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Las Vegas Day Trip - Lake Mead and the Valley of Fire

Day trip east to Lake Mead and the Valley of Fire

We’re a big fan of the craziness of Las Vegas – both in exploring the everything-is-so-big Las Vegas Strip and the freaky sights and sounds of Fremont Street in Downtown Las Vegas. But there comes a point of overload and a need to get outside the city and enjoy the natural beauty within a day’s easy drive.

Day trip possibilities can take you in any direction – north, south, east or west. Spend your time within Vegas but rent a convertible and explore the bigger “wild west” of Nevada.

If you’re from the north, trees, grasses, lakes and rivers are in vibrant abundance. Not so much in the desertscape of the Mojave Desert – home to Las Vegas, Nevada. Yet even the desertscape can hold amazing beauty in its starkness and harsh environment. From the mountains framing the Las Vegas Valley basin to the mesa’s, washes, canyons, valleys and sand … lots of sand and scrub … sits some epic sightlines and vistas. And did you know not 30 miles from Las Vegas sits the largest water reservoir in the United States that offers over 800 miles of shoreline for swimming and water recreation activities?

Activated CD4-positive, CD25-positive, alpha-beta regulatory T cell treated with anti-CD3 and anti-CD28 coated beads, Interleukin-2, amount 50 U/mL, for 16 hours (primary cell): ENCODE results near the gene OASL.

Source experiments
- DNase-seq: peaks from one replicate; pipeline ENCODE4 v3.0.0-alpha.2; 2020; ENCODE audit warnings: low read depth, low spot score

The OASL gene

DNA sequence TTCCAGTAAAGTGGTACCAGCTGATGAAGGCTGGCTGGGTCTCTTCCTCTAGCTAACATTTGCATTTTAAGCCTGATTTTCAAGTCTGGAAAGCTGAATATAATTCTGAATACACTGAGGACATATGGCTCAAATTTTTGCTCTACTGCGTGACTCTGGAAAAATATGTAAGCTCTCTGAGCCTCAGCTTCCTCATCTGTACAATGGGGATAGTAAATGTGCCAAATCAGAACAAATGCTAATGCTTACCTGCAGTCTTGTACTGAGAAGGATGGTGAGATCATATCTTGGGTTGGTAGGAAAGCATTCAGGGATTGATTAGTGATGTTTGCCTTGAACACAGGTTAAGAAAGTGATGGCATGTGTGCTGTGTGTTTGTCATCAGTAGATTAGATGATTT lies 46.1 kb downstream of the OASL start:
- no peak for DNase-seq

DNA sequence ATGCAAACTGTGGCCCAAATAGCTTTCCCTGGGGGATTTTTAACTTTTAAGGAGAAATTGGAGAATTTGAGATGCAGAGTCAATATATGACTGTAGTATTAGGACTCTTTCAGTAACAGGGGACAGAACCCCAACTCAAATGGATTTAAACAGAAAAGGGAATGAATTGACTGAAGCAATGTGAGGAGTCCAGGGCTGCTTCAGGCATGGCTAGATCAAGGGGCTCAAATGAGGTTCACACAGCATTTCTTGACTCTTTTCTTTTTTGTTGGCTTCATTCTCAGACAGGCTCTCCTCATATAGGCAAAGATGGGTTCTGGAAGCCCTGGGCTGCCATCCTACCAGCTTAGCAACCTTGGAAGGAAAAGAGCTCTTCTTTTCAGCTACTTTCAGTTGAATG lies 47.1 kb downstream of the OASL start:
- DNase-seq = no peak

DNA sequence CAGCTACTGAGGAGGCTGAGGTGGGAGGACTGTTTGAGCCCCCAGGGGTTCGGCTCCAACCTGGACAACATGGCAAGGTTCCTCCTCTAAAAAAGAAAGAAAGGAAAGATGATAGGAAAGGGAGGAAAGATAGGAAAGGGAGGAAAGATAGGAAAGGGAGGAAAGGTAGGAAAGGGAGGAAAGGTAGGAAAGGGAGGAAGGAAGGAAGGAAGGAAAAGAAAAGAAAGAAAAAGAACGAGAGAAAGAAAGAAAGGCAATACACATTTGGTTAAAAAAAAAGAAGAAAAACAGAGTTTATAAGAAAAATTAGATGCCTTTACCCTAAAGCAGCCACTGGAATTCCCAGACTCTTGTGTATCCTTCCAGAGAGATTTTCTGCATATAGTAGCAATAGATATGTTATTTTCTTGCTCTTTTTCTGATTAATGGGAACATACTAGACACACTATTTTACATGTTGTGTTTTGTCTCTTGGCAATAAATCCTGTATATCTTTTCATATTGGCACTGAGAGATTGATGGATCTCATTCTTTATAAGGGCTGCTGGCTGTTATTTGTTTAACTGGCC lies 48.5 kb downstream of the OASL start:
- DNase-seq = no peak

Lake Mead National Recreation Area towards the mountainsDay Trip from Las Vegas through the Lake Mead National Recreational Area and the Valley of Fire

Trip details: Las Vegas through the Lake Mead National Recreation are and the Valley of Fire mapped, approx. 145 miles round-trip, full day with stops

Necessary warnings: considering the heat and temperatures of the desert in the full summer sun, precautions should be taken to avoid prolonged exposure to the extreme heat, bring plenty of food and water and make sure your vehicle’s gas tank is topped up and in the vehicle in good maintenance.

Park fees: $25 per vehicle for a 7-day pass to Lake Mead National Recreation Park and $10 per vehicle Day Use fee for Valley of Fire State Park.

Colorado River + the Hoover Dam = Lake Mead National Recreation Area

overview of Lake Mead National Recreation Area (click photo to enlarge)The building of the Hoover Dam in the mid-1930’s blocked the free flow of the Colorado River. In the backflow that was created behind the Hoover Dam, Lake Mead National Recreation Area was created. With Lake Mead’s backflow stretching 112 miles with a depth in places over 500 feet deep, there’s a lot of shoreline (over 800 miles) for water recreation and outdoor activities year-round. Camping, boating, swimming and nature-watching are all benefits of this oasis in the desert.

Access to the Lake Mead National Recreation Area is predominantly off the Boulder City access point near the Hoover Dam – where the Alan Bible Visitor Center is located but there are a few alternate entry points due east of Las Vegas around the River Mountain range.